Skyrim and gaming fatigue


This week’s Nerds Assemble while trying to remedy the UK’s high street also looked at another important issue: gaming fatigue. At least that’s the term were giving the experience of feeling reluctant to play games (old or new) or going back to the same one again and again, when previously you played a lot of different games.

It’s like you feel worried that a new game is going to turn out to be bad and thus have wasted a lot of your time, or you feel that you could be doing “better things” with your free time – even when watching TV still seems like a legitimate activity. Experiencing game fatigue when, at your core, you still love the medium is very unpleasant.

But us hosts of Nerds Assemble are not the only ones who’ve been suffering from this phenomena. I’ve noticed a slow increase in the number of people saying that they’re experiencing the above or similar. Becoming tired of videogames without necessarily wanting to.

Dishonored party

At the same time, the industry hasn’t been helping much. The reason I keep going back to Skyrim so much, despite my love-hate relationship with the game, is because I know that it definitely brings me enjoyment and fun. Meanwhile, it took me a great deal of self-persuasion to get on and play Dishonored after being given it for Christmas. I was worried, despite its mainly glowing reviews, that I was going to be disappointed by it, that I wouldn’t have fun.

And why would I have such worries in the first place? Mainly because of the number of games I’ve played in recent years that I have found disappointing: the Final Fantasy XIIIs and Fallout New Vegases of the world are what have left me feeling like I haven’t had fun, haven’t been rewarded for my time. That I’ve been driven through the same old tropes. That I’ve had unwieldy game mechanics forced upon me that stop me from connecting with newer titles as much as older ones.

I’m not saying that games need to be original – that is technically impossible to do – but if I’m to move away from playing Skyrim most of the time when I do game… the game needs to be enticing enough to make me feel like I will have fun and then delivers said fun.

Meanwhile, I have started a diary to accompany my latest play through of Skyrim.


3 thoughts on “Skyrim and gaming fatigue

  1. I don’t want to sound like an arsehole but …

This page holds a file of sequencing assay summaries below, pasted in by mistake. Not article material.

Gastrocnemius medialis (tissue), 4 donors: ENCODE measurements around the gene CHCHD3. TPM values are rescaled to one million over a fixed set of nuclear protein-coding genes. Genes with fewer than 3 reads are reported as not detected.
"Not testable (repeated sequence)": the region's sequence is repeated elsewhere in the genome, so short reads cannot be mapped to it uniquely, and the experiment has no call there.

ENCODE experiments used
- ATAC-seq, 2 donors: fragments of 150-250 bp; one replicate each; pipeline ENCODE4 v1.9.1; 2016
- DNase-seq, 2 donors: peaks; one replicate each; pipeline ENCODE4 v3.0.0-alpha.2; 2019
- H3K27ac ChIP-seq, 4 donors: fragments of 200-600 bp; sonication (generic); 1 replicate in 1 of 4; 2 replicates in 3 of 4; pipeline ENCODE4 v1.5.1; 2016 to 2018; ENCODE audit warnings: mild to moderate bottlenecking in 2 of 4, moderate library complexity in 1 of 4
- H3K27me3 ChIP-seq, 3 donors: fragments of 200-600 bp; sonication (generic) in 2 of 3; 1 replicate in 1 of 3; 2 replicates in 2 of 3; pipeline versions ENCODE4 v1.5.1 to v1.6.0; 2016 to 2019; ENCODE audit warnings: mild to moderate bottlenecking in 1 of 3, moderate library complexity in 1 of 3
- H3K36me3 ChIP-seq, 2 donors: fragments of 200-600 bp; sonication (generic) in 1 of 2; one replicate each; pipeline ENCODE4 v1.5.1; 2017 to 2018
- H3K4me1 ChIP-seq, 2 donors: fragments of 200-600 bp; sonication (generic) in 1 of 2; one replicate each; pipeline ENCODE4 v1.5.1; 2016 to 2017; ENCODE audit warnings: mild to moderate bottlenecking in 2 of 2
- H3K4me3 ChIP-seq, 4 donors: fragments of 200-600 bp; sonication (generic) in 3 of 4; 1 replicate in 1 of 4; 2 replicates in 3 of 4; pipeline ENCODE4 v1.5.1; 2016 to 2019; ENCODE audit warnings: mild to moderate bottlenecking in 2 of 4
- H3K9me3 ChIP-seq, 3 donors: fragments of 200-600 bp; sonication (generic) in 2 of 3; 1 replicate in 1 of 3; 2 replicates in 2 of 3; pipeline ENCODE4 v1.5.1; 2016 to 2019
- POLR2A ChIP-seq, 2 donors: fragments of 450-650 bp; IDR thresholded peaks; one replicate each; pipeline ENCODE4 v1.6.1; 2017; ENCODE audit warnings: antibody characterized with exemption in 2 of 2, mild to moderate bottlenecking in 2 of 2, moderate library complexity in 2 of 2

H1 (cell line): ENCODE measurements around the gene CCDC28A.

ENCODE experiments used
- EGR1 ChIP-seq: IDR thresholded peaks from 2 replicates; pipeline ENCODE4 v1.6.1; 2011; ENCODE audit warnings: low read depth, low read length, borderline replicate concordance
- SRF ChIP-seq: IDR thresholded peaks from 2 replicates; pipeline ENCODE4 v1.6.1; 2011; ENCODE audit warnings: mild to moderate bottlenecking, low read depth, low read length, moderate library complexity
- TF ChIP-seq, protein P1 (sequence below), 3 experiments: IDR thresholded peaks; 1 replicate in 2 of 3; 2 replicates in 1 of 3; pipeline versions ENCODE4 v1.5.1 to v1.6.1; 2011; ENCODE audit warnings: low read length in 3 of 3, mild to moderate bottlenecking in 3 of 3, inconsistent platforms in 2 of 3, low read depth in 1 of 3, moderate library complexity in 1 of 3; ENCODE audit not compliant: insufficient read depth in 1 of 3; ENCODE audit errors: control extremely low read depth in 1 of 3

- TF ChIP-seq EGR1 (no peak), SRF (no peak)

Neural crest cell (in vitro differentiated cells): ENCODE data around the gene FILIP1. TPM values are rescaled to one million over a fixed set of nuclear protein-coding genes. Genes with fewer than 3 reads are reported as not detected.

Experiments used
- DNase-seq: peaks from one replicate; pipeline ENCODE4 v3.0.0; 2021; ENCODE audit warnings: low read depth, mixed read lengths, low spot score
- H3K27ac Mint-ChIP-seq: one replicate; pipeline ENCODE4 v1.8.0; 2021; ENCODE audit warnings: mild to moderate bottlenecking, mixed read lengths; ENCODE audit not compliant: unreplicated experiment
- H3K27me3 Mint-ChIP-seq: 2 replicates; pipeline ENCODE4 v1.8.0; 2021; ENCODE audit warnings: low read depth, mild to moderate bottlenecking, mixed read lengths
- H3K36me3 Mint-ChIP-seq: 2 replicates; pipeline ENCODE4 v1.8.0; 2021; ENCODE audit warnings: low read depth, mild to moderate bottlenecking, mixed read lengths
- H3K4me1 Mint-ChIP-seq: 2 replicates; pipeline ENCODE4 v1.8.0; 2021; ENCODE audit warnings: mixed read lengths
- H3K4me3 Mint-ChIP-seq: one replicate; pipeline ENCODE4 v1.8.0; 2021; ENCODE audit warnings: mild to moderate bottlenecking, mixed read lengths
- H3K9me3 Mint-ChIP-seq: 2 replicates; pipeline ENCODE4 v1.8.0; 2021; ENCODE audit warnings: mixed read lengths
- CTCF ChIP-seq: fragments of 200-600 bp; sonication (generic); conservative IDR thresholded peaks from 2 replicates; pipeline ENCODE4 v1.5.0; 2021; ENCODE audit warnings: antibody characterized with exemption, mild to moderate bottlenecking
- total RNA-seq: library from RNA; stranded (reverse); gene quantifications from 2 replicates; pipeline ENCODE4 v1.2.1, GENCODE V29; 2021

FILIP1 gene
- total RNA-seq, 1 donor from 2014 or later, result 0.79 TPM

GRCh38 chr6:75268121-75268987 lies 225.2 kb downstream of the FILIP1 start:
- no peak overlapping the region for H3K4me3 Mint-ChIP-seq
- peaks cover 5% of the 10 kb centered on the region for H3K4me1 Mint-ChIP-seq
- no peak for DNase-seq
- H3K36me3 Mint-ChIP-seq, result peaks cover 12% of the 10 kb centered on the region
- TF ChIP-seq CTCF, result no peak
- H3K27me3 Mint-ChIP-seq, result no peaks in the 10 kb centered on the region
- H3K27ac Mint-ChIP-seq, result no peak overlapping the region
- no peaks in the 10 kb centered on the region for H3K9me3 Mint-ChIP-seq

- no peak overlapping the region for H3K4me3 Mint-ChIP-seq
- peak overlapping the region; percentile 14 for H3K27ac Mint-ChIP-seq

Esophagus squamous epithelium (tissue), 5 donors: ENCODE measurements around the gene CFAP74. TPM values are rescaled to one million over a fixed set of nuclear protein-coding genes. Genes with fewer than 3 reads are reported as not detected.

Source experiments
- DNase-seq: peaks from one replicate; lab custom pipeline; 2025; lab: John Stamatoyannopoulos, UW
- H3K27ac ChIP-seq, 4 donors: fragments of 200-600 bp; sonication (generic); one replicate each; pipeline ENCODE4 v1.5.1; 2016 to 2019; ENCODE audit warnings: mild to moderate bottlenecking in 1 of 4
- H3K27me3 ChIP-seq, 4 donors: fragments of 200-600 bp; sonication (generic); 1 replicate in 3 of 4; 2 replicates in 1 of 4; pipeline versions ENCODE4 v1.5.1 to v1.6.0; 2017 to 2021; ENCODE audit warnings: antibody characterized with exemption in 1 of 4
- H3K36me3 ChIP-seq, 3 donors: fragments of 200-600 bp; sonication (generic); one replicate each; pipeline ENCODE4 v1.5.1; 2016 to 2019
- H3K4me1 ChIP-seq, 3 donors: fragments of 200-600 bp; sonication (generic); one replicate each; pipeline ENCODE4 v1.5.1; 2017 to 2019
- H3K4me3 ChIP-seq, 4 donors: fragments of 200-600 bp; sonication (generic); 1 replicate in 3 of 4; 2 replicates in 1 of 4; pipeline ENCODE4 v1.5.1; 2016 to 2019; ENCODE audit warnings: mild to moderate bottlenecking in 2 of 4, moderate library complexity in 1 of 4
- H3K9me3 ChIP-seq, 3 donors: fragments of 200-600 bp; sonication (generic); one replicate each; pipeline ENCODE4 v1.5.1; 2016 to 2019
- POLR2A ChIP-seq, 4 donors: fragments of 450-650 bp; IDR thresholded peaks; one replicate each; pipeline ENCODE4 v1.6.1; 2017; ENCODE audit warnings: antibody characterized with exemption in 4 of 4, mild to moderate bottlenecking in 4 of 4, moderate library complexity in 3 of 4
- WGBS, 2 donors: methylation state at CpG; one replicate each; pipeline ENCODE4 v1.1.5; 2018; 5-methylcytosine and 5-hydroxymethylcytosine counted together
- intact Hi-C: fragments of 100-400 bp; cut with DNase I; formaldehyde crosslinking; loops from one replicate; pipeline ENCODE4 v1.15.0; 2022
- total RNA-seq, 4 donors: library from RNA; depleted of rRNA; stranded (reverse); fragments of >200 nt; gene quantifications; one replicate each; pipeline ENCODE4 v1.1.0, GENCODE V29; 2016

If you’re tired or bored of your games (even the ones you haven’t played yet) why don’t you try something other than an RPG? All the games you mention in this article are RPGs of one type or another; I have nothing against an RPG (not my favourite genre but not my least favourite either) but I’m sure if I only played one genre I’d be bored as fuck too.
    It’s not surprising really, the RPG dominates the gaming market at the moment (followed, probably, by the FPS); you only have to look at the current release calendar to see that RPGs are succeeding in separating gamers and their money and so developers and publishers are bound to pump out more in the same mould. This is probably down top the fact the open-world games are very popular (and have been growing in popularity for some time now) and the RPG is about the only way to structure a open-world game unless it’s not very serious (like Saint’s Row and similar games).
    Perhaps the problem is less the fear of disappointment and more a industry-wide reduction in choice. I mean when was the last time anyone saw an RTS game take any awards (well, Starcraft but I mean Jesus Christ have you played that game?). Portal tried to make things more interesting, with some success, but there’s a limit to what you can do with one game series. As for the FPS, well the FPS is still wallowing around in the bottom of the COD pit where everything is browny/grey, and set pieces/quick time events are the only plot drivers, and everyone hates the characters, even the ones they are playing as, and the multiplayer is full of teenagers dual-wielding shotguns, inexpertly swearing and jumping around like ADHD kids on a coka-cola drip.
    Fuck it I’m going to go read a book.

    • I like games with a decent amount of narrative available.

      Also, while you’re only going off of the information available here, a look at my Raptr profile shows that RPGs don’t make up the majority of what I play.

      I have played other genres before like RTS and even platformers, but I don’t enjoy their mechanics.

      • That’s totally fair; I was really using this article as a opportunity to make the over-arching point that when a genre (a few years ago it was the FPS) takes market dominance gaming as a whole suffers slightly from the stifling affect.

        Side Note:
        I took a look at your Raptr Profile and your top 12 (first page worth) most played are:
        Skyrim – RPG
        Dragon Age 2 – RPG
        Resonance of Fate – RPG
        Batman: Arkham City – RPG
        Mass Effect 3 – RPG
        Fallout: New Vegas – RPG
        Red Seeds Profile AKA Deadly Premonition – Survival Horror
        TF2 – FPS
        Prototype – RPG
        Borderlands – RPG
        Deus Ex: Human Revolution – Action RPG
        Mass Effect 2 -RPG

        I don’t think I was being unfair to say you clearly like an RPG or two; it’s not a criticism to say you enjoy a particular genre just an observation that lead into my more general point.

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